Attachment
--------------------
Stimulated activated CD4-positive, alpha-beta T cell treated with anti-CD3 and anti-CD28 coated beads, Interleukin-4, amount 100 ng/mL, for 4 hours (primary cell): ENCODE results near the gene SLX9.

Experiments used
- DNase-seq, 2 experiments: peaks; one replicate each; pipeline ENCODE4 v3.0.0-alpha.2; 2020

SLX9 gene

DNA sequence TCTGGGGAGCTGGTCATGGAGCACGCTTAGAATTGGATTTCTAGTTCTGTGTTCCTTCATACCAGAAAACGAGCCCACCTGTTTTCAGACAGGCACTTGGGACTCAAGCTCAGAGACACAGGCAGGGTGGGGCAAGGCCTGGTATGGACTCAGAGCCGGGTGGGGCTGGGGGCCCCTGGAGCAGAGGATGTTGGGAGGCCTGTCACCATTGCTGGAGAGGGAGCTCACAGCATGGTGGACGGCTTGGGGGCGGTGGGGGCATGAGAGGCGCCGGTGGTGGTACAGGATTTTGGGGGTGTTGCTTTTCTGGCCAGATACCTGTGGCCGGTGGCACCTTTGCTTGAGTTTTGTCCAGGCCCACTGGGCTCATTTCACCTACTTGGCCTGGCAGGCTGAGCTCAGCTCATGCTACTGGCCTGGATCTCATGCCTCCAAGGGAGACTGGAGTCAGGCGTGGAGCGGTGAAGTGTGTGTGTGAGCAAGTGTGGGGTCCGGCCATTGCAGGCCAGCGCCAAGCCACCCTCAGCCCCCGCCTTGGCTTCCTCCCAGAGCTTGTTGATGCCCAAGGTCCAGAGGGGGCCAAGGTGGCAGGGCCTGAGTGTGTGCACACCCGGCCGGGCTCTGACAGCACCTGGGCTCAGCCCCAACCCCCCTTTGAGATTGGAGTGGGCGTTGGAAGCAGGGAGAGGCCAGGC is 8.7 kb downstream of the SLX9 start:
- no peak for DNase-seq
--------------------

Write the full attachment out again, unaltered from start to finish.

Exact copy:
Stimulated activated CD4-positive, alpha-beta T cell treated with anti-CD3 and anti-CD28 coated beads, Interleukin-4, amount 100 ng/mL, for 4 hours (primary cell): ENCODE results near the gene SLX9.

Experiments used
- DNase-seq, 2 experiments: peaks; one replicate each; pipeline ENCODE4 v3.0.0-alpha.2; 2020

SLX9 gene

DNA sequence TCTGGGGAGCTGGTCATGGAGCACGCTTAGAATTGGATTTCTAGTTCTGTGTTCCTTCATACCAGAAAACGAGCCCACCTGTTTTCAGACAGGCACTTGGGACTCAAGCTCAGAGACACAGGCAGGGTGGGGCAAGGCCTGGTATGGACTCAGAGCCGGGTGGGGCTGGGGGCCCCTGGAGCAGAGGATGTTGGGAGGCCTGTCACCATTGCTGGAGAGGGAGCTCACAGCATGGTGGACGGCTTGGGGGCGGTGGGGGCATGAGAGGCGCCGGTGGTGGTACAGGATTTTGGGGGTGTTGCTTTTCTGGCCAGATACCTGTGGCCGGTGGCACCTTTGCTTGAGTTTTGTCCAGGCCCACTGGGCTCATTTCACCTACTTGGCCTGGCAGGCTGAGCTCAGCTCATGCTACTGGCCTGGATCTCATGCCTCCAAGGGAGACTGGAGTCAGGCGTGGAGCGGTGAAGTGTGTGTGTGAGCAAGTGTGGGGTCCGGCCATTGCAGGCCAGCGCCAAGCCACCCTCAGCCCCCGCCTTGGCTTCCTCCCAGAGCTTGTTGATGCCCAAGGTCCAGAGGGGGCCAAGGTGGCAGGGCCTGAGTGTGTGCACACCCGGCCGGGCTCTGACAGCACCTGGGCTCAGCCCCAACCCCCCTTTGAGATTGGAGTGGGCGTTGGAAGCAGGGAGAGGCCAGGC is 8.7 kb downstream of the SLX9 start:
- no peak for DNase-seq